It may not be a new fad with a splashy name, but walking sure is making headlines more often these days, thanks to the growing well of research supporting its many benefits.
The latest addition to that well comes courtesy of scientists from Norwich Medical School at the University of East Anglia in Norwich, England. The goal of their research review: to analyze current findings on group walking program outcomes. After sifting through relevant literature, the researchers settled on 42 studies involving 1,843 participants aged around 58. Subjects were 76% women, and 43% of the studies included women only. No male-only studies were located.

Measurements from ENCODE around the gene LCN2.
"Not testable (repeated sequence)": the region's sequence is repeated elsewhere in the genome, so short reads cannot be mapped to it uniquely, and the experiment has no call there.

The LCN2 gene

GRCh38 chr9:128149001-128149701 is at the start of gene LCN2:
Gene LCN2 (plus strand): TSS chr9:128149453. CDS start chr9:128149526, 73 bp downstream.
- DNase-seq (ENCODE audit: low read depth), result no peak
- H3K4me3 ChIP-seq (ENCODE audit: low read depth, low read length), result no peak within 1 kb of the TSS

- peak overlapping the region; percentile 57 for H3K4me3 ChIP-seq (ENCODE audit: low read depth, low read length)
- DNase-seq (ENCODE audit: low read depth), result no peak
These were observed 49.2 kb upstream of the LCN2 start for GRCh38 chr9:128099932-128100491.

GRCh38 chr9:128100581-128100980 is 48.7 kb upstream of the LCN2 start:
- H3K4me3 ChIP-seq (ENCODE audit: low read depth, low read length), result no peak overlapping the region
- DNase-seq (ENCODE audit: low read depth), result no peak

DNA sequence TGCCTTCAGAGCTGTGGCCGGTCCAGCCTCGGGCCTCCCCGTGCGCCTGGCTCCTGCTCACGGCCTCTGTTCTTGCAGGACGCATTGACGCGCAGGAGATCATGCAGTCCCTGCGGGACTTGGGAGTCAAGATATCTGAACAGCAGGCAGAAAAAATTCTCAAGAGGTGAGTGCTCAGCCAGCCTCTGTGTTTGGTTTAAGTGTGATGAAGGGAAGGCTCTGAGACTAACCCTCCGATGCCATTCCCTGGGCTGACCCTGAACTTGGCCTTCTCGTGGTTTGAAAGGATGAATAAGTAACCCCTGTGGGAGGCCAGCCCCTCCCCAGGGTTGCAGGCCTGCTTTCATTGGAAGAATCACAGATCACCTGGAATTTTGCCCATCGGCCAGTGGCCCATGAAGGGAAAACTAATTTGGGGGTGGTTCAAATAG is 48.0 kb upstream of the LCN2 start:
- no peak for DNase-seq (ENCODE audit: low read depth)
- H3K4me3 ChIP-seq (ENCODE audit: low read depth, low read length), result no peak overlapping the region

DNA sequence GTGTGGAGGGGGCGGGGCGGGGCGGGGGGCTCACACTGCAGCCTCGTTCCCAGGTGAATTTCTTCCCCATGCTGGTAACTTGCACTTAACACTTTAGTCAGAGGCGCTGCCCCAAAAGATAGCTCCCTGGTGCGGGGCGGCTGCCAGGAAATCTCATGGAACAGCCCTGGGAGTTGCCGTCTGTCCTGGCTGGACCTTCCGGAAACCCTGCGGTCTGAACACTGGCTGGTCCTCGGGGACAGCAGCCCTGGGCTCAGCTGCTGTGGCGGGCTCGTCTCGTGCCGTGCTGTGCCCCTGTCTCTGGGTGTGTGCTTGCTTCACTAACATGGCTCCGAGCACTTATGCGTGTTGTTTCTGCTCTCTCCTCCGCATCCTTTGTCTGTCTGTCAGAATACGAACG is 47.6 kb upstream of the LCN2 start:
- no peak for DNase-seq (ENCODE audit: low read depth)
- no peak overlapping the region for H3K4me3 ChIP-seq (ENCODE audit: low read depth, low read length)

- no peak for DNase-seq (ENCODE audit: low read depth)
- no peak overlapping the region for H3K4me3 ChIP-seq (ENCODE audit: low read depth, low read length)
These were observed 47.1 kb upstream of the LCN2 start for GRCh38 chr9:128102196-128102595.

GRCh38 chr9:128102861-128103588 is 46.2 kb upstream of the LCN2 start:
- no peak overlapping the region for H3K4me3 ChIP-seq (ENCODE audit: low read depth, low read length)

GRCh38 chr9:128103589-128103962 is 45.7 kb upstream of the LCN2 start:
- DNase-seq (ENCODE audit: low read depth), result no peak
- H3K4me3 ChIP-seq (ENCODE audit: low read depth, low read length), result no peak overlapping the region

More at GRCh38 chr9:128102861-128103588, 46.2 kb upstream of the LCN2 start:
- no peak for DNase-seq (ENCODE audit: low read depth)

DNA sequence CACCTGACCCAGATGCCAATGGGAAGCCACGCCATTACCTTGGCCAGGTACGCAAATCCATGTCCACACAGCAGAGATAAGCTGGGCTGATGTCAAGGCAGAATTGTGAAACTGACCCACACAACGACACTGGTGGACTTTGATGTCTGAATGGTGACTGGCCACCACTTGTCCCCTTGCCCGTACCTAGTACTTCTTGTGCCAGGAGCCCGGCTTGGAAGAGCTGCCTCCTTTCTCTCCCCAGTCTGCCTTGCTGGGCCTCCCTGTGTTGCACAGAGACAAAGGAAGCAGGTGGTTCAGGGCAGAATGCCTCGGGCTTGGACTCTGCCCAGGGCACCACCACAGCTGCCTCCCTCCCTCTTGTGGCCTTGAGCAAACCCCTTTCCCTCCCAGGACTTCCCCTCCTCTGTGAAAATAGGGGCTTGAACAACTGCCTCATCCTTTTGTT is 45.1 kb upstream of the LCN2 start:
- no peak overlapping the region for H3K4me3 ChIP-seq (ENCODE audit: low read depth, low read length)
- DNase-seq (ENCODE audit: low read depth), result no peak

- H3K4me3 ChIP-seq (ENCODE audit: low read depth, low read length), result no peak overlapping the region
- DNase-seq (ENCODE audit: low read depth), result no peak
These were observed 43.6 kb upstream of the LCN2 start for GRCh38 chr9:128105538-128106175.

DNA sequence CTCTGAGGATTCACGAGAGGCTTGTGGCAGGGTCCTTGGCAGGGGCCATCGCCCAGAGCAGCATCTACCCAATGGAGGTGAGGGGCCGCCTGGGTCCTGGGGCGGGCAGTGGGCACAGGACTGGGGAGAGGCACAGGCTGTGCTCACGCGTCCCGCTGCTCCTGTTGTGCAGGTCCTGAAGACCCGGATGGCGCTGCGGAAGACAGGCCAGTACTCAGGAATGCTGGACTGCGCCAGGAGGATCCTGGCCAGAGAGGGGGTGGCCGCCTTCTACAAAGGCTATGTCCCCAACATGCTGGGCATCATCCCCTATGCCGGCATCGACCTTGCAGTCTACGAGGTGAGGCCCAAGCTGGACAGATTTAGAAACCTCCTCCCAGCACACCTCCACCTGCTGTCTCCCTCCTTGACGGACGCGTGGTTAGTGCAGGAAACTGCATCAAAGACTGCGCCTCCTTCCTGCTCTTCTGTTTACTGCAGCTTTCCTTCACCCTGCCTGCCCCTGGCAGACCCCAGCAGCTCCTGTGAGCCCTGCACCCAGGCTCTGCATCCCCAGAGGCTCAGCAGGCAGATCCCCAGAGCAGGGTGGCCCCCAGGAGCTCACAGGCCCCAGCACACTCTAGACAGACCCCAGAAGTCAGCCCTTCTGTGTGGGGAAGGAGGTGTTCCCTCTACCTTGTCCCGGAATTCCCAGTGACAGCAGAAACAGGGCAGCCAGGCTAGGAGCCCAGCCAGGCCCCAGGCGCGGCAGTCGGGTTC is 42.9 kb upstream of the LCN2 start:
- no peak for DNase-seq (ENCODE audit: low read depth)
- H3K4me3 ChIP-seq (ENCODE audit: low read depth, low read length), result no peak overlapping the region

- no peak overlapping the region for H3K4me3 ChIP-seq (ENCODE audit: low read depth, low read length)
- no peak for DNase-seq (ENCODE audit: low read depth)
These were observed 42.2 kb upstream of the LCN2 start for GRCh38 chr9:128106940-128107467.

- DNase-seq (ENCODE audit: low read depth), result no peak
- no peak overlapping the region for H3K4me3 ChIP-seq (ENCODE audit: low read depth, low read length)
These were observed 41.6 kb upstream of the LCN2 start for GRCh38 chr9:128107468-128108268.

According to the data, regular participation in a group walking program offers myriad benefits.
“Statistically significant improvements were found in a range of widely used health measures; systolic and diastolic blood pressure, resting heart rate, body fat, BMI, total cholesterol, VO2max, depression, 6-minute walk time, and quality of life for physical functioning,” the authors explained. They added that many of the positive outcomes were present even when time spent walking did not meet recognized physical activity requirements.
Aside from offering overall health improvements among participants, walking can be a widely accessible exercise intervention for much of the population, the authors noted.
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